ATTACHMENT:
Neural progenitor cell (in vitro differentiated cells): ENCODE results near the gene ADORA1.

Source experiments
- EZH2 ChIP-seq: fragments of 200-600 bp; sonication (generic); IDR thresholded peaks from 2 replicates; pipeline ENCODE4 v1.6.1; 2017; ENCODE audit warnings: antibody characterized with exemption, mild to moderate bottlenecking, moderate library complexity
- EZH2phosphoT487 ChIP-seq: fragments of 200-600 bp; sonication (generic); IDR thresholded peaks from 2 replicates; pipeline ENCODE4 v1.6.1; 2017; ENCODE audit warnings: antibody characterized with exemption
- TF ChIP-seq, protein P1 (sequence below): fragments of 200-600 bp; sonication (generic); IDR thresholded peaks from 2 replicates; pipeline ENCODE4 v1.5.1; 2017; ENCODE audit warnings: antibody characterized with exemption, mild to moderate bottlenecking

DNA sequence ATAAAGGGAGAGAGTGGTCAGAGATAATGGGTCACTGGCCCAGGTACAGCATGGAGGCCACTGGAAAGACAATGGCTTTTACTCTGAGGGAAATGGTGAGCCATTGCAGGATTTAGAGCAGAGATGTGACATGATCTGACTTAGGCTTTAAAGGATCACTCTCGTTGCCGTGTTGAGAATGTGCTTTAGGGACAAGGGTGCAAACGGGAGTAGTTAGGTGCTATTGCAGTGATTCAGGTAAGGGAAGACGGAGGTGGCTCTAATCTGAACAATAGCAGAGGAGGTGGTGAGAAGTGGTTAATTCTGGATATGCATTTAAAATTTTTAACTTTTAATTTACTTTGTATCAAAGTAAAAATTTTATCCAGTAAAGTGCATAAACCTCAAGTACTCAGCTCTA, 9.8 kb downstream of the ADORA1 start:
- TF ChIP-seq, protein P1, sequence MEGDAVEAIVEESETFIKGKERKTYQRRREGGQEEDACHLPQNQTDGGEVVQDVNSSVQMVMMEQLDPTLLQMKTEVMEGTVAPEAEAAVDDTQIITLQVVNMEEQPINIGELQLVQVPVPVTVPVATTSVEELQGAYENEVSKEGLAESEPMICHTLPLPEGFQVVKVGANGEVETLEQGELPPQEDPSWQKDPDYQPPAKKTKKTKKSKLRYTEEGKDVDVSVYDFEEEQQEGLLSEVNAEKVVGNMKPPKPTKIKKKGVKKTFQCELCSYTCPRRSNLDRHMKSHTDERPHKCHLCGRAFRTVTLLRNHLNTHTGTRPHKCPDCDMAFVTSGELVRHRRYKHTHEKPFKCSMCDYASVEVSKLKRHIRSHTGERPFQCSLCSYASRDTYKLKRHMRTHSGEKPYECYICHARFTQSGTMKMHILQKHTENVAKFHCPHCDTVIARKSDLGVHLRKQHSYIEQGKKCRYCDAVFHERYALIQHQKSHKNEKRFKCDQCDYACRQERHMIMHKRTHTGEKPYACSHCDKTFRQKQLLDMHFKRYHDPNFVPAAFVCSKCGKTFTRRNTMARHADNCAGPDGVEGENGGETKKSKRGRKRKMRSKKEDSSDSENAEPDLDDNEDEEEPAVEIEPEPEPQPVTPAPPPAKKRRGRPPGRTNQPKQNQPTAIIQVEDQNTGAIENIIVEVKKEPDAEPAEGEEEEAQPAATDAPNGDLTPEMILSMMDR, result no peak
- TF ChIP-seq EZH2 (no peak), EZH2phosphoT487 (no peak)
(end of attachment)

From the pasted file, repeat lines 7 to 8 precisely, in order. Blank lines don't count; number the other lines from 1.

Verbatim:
- TF ChIP-seq, protein P1, sequence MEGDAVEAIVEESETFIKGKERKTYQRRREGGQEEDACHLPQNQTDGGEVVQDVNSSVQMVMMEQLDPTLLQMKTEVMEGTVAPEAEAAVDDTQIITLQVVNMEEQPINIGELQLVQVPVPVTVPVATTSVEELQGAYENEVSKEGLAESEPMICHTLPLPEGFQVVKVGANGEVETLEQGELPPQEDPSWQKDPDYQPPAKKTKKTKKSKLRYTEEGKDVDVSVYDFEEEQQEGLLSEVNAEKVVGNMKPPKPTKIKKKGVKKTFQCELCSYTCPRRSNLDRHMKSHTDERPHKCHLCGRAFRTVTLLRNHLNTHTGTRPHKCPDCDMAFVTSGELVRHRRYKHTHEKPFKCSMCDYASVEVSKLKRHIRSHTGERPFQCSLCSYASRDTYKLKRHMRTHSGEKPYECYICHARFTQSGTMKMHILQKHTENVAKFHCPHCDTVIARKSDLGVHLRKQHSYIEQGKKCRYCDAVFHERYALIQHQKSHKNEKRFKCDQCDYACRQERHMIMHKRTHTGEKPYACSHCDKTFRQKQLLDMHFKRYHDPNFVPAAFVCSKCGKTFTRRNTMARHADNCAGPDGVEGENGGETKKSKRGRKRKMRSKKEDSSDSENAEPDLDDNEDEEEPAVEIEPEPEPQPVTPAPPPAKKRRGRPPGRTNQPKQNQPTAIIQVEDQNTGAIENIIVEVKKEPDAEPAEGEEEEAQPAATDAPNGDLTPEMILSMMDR, result no peak
- TF ChIP-seq EZH2 (no peak), EZH2phosphoT487 (no peak)